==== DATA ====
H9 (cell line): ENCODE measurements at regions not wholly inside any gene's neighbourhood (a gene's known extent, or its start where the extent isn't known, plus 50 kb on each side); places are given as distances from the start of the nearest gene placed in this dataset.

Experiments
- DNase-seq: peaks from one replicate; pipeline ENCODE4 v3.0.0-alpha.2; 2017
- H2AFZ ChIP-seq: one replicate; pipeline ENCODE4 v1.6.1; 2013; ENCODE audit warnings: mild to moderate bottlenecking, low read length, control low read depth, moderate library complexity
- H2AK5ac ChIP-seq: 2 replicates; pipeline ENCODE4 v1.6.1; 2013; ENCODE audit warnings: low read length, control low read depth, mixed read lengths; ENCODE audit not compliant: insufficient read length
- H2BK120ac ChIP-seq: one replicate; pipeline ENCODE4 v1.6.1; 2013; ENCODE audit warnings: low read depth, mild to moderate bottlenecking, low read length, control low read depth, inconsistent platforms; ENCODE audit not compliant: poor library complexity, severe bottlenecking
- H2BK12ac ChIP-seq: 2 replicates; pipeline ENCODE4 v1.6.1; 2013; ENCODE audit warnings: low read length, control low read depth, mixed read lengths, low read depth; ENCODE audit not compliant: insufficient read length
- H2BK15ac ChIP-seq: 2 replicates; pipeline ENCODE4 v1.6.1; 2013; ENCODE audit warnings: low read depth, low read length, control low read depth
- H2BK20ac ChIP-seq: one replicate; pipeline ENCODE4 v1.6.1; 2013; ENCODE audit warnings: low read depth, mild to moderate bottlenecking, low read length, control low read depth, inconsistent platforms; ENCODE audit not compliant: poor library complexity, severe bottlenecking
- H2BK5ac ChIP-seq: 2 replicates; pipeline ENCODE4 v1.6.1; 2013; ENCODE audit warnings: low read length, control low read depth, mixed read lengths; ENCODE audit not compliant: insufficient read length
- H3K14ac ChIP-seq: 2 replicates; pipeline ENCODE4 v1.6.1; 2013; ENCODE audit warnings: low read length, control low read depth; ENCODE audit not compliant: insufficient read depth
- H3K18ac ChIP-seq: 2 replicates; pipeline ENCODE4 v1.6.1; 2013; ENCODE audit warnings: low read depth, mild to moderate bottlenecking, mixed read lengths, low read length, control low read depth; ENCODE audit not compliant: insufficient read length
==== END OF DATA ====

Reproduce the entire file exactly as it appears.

H9 (cell line): ENCODE measurements at regions not wholly inside any gene's neighbourhood (a gene's known extent, or its start where the extent isn't known, plus 50 kb on each side); places are given as distances from the start of the nearest gene placed in this dataset.

Experiments
- DNase-seq: peaks from one replicate; pipeline ENCODE4 v3.0.0-alpha.2; 2017
- H2AFZ ChIP-seq: one replicate; pipeline ENCODE4 v1.6.1; 2013; ENCODE audit warnings: mild to moderate bottlenecking, low read length, control low read depth, moderate library complexity
- H2AK5ac ChIP-seq: 2 replicates; pipeline ENCODE4 v1.6.1; 2013; ENCODE audit warnings: low read length, control low read depth, mixed read lengths; ENCODE audit not compliant: insufficient read length
- H2BK120ac ChIP-seq: one replicate; pipeline ENCODE4 v1.6.1; 2013; ENCODE audit warnings: low read depth, mild to moderate bottlenecking, low read length, control low read depth, inconsistent platforms; ENCODE audit not compliant: poor library complexity, severe bottlenecking
- H2BK12ac ChIP-seq: 2 replicates; pipeline ENCODE4 v1.6.1; 2013; ENCODE audit warnings: low read length, control low read depth, mixed read lengths, low read depth; ENCODE audit not compliant: insufficient read length
- H2BK15ac ChIP-seq: 2 replicates; pipeline ENCODE4 v1.6.1; 2013; ENCODE audit warnings: low read depth, low read length, control low read depth
- H2BK20ac ChIP-seq: one replicate; pipeline ENCODE4 v1.6.1; 2013; ENCODE audit warnings: low read depth, mild to moderate bottlenecking, low read length, control low read depth, inconsistent platforms; ENCODE audit not compliant: poor library complexity, severe bottlenecking
- H2BK5ac ChIP-seq: 2 replicates; pipeline ENCODE4 v1.6.1; 2013; ENCODE audit warnings: low read length, control low read depth, mixed read lengths; ENCODE audit not compliant: insufficient read length
- H3K14ac ChIP-seq: 2 replicates; pipeline ENCODE4 v1.6.1; 2013; ENCODE audit warnings: low read length, control low read depth; ENCODE audit not compliant: insufficient read depth
- H3K18ac ChIP-seq: 2 replicates; pipeline ENCODE4 v1.6.1; 2013; ENCODE audit warnings: low read depth, mild to moderate bottlenecking, mixed read lengths, low read length, control low read depth; ENCODE audit not compliant: insufficient read length